International News

UN Security Council fails to condemn China's actions against Hong Kong

China’s domestic legislation was raised by the US, but the conversation stopped when China and Russia objected to discussing the issue at the Security Council.

Leonardo Briceno Virginia, US
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China’s decision to enact national security legislation on Hong Kong has brought yet another wave of international concern to China’s doorstep via the United Nations. But that body's Security Council has failed to condemn China's actions against the city.

Representatives from both the United States and the United Kingdom directed the attention of the United Nations’ Security Council to Hong Kong’s threatened political autonomy on Friday.

The conversation about China's role in squashing Hong Kong's autonomy is quickly gathering tension. ­

The National People’s Congress (NPC) of China passed legislation for a security this past week that would protect against subversion, secession, and terrorism, as well as making illegal the mocking of the Chinese national anthem. This is a law that would unilaterally apply to the semi-autonomous city of Hong Kong.

To many onlookers, such as US Secretary of State Mike Pompeo, the NPC’s decision is regarded as a direct move against protestors in Hong Kong. It raises fears of China’s encroachment on the civil liberties of citizens in the free city.

China has claimed that its dealings with Hong Kong is none of the UN’s business. But countries like the United States, Canada, Australia, and the United Kingdom disagree.

China’s domestic legislation was already addressed on Wednesday by the United States at the UN Security Council, but the conversation stopped there when China and Russia objected to the raising of the issue at the Security Council.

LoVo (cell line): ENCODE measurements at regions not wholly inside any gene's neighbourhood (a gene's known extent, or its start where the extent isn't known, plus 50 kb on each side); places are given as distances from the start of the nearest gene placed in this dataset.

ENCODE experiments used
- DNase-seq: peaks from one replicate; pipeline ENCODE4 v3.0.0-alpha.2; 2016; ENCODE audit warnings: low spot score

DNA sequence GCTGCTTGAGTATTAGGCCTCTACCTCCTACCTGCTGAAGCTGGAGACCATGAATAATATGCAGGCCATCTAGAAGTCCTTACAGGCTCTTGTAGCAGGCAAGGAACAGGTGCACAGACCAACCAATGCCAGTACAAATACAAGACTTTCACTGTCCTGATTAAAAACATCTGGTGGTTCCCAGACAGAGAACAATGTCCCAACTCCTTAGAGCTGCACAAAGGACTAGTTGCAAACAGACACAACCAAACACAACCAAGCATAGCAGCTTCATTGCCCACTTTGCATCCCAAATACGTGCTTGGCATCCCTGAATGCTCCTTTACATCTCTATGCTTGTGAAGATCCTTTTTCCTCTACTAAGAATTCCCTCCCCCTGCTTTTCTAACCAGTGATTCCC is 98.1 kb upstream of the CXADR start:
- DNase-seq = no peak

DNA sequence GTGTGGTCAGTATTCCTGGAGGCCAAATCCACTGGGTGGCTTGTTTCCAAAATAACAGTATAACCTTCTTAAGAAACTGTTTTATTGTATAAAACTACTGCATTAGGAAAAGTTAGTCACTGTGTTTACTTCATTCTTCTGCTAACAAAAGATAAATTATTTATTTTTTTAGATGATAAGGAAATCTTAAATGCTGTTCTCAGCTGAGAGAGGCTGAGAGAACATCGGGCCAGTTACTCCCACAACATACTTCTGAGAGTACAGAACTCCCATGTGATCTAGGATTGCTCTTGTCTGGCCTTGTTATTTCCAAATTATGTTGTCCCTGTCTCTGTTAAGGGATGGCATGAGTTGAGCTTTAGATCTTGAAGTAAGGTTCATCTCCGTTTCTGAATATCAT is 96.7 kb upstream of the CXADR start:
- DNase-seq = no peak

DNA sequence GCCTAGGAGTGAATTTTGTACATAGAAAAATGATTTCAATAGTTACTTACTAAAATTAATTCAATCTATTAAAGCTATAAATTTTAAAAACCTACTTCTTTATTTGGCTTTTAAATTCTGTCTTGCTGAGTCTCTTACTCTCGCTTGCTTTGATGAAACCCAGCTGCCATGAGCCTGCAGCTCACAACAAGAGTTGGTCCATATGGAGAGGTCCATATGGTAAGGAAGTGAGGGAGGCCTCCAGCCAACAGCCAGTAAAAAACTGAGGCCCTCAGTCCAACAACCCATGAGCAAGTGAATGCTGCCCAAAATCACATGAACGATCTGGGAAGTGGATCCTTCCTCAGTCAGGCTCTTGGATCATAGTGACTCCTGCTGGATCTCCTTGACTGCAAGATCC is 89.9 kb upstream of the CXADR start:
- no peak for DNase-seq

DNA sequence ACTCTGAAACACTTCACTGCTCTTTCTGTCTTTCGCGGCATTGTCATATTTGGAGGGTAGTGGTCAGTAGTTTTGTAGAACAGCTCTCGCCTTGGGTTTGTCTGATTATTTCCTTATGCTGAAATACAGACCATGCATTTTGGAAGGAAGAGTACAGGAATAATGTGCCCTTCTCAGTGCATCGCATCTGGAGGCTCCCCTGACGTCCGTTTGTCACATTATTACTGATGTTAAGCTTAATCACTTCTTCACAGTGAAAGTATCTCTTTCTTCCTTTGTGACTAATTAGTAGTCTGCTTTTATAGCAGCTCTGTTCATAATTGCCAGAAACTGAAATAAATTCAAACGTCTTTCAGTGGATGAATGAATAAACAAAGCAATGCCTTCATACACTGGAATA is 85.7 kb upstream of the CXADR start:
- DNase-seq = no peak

They struck down the topic, asserting that the conflict with Hong Kong and the recently passed legislation were not matters of international peace or security but instead a matter of domestic turmoil and therefore irrelevant for the purposes of the Security Council.

Russia’s Deputy UN Ambassador, Dmitry Polyanskiy, was quick to come to China’s defense.

"Why [does the] US deny China’s right to restore peace & order in Hong Kong while brutally dispersing crowds at home?" Polyanskiy asked on Twitter.

But both the United Kingdom and the United States decided to informally raise the subject again.

Kelly Craft, the United States Ambassador to the United Nations called upon the fifteen members of the Security Council to hold China accountable on an international level. She did not try to mask her words, but instead flatly accused China of a hollow promise of freedom towards Hong Kong.

"The United States is resolute, and calls upon all UN member states to join us in demanding that the PRC immediately reverse course and honor its international legal commitments to this institution and to the Hong Kong people," Craft said.

Craft and representatives from the UK are now calling for increased security measures against Chinese domestic policy.

While the Security Council will have to make a decision about how to address the issue, other nations are already taking aggressive action against China.

Pompeo declared on last week that Hong Kong is no longer an autonomous entity—a declaration that effectively revokes trading privileges that currently makes the city one of the world’s most influential trading sites.

The Trump administration has already begun to revoke those trading privileges, putting economic pressure on China. The message from the US is that China’s actions towards citizens in Hong Kong will not go unanswered.

"I am directing my administration to begin the process of eliminating policy exemptions that give Hong Kong different and special treatment," Trump told reporters on Friday.

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